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Original Article

IJMDC. 2023; 7(4): 672-675

Association between time to anticoagulant administration and the outcome of patients with acute coronary syndrome

Abdullah Bakhsh, Turki Alharbi, Randa Abushanab, Shahad Alabsi, Esraa Basalem, Sahar Alsifri, Asail Almukhles, Lina Sharaf, Maysam Aljahdali.


Objective: This study aimed to determine the association between the time of anticoagulant administration and the outcome of patients with the acute coronary syndrome (ACS).
Methods: This was a single-center retrospective cohort study of adult patients diagnosed with ACS in the emergency department at King Abdul-Aziz University Hospital (KAUH) in Jeddah between January 2015 and December 2020. The data were obtained from the medical records of the KAUH, and through Google forms.
Result: Of 206 patients, using a cutoff of 4 hours, 55 patients (26.5%) were classified into the early treatment group, whereas 152 patients (73.4%) were in the non-early treatment (>4 hours) group. In the final analysis, the non-early treatment group had a higher mortality rate compared with the early treatment group (4.6% vs. 3.6%, p < 0.01) but had a lower risk for intracranial bleeding compared with the early treatment group (0% vs. 1.8%, p < 0.01).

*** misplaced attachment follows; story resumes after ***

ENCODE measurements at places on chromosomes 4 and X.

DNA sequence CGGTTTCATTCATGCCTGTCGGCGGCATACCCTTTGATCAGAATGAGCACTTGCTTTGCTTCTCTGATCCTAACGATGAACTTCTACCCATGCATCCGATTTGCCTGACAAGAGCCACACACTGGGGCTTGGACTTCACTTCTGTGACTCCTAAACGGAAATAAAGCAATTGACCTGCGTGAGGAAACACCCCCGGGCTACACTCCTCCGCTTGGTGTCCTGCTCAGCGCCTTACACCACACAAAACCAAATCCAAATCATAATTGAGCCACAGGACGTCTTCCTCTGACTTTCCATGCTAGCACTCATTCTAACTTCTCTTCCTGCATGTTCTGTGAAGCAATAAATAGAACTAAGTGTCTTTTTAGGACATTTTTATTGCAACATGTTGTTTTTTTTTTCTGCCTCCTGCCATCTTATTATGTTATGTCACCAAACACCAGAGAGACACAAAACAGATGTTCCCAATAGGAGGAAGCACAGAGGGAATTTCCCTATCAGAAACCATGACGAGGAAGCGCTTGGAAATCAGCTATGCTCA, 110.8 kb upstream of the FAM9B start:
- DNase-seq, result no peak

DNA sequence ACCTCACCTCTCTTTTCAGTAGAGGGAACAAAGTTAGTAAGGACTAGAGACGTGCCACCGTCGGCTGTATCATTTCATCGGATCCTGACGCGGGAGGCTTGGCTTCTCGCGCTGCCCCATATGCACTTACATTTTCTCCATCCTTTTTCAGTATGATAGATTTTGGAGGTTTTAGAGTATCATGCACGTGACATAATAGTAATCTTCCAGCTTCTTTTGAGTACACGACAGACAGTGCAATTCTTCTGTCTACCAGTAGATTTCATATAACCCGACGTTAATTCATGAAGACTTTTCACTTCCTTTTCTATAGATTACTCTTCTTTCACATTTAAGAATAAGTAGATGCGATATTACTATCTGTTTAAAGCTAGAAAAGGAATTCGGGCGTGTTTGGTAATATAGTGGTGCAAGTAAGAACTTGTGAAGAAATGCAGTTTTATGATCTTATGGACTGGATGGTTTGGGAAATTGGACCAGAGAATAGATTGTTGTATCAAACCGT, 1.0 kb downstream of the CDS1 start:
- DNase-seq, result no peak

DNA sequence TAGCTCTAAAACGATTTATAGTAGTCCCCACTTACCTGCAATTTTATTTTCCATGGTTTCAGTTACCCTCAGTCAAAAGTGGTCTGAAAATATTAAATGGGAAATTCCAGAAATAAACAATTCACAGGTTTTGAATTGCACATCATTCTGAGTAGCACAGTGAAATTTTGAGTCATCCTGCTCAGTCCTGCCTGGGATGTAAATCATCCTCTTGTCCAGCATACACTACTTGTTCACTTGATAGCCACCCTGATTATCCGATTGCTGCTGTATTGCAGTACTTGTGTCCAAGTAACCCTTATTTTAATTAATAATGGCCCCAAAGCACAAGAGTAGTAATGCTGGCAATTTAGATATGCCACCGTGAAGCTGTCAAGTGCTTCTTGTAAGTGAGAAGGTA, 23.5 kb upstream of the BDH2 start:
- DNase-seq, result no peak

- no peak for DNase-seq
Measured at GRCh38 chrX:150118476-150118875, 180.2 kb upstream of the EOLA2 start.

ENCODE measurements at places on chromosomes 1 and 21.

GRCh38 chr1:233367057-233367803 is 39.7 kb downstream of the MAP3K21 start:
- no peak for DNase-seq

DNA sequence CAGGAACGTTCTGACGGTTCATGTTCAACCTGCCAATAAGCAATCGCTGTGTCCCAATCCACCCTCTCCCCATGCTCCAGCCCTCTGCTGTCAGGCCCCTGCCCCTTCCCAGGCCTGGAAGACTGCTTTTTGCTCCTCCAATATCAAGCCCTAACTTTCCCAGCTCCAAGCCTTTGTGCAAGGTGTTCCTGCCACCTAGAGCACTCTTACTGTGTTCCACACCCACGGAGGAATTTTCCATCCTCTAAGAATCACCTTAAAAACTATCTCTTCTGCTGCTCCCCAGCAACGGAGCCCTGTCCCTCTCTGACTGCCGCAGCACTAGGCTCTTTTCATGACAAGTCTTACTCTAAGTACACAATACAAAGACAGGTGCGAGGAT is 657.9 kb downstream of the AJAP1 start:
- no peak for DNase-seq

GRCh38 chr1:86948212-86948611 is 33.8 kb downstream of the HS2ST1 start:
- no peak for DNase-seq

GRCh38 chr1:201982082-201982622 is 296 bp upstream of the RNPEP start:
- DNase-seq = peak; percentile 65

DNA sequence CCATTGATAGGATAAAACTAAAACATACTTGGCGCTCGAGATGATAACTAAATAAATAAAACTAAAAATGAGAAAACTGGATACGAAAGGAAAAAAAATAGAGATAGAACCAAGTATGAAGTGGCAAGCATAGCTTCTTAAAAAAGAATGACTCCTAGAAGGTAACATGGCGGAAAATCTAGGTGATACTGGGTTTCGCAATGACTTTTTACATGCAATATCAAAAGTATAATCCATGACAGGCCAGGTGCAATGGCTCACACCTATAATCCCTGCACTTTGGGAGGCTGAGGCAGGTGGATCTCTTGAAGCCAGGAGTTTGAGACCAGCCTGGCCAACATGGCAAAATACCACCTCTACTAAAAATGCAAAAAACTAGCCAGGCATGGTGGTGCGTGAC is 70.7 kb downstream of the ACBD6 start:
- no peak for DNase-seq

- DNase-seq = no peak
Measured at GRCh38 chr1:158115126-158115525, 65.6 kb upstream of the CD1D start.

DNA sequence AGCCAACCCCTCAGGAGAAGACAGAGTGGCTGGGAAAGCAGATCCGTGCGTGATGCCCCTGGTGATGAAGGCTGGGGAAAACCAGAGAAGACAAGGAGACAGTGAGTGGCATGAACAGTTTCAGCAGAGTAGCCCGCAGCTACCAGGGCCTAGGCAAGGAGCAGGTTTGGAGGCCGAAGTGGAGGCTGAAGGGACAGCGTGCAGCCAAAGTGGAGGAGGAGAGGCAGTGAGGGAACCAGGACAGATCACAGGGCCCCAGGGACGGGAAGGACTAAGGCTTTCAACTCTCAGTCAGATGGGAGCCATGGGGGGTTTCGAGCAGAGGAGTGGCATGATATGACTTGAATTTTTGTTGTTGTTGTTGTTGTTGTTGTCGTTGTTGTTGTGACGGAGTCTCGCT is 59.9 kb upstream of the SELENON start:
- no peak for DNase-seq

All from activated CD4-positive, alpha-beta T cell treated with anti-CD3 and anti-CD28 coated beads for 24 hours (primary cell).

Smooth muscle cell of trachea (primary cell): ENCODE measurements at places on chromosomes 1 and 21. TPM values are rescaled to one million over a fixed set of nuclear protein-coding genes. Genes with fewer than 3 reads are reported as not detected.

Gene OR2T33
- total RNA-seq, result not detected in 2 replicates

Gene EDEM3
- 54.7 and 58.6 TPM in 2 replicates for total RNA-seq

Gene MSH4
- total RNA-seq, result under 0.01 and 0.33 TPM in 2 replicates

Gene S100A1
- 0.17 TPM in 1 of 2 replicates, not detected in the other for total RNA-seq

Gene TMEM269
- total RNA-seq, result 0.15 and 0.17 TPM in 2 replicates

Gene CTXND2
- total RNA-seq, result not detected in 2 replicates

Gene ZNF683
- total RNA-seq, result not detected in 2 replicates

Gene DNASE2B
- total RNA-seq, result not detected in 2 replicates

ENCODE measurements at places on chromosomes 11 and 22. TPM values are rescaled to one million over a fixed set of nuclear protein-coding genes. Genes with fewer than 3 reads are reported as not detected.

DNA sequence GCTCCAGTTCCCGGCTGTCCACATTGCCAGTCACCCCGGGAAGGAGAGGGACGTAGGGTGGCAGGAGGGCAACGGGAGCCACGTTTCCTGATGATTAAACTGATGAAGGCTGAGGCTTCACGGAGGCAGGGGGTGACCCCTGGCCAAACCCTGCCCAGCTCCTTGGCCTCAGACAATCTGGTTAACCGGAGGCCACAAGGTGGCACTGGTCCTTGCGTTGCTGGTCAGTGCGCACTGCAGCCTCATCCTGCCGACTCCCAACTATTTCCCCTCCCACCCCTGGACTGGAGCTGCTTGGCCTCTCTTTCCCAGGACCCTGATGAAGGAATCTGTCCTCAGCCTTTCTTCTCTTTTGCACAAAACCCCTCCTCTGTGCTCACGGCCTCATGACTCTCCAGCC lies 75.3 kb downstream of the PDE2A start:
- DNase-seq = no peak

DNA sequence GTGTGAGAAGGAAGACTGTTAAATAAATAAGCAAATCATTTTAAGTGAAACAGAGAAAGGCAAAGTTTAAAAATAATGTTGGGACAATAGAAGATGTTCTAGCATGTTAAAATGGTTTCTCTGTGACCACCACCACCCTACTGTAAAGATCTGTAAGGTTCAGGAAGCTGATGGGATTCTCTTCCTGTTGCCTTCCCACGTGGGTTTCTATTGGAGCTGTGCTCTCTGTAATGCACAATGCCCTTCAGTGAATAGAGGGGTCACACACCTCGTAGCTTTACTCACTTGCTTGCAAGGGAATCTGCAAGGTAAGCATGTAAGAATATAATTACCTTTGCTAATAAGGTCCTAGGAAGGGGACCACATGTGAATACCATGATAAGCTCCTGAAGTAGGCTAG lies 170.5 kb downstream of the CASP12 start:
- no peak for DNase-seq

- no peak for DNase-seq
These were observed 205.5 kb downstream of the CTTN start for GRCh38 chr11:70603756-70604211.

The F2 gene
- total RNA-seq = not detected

Conclusion: It was demonstrated that lower rates of mortality were correlated with the early administration of treatment in ACS. A 3.6% mortality rate had declined in patients who received early treatment in comparison with the 4.6% mortality rate in patients who had not received treatment early. This emphasizes how early therapy is effective and essential in enchasing and improving quality and overall patient health and life. Thereby, motivating early interventions in hospitals.

Key words: acute coronary syndrome, anticoagulant therapy, mortality, ST segment elevation myocardial infarction, timing

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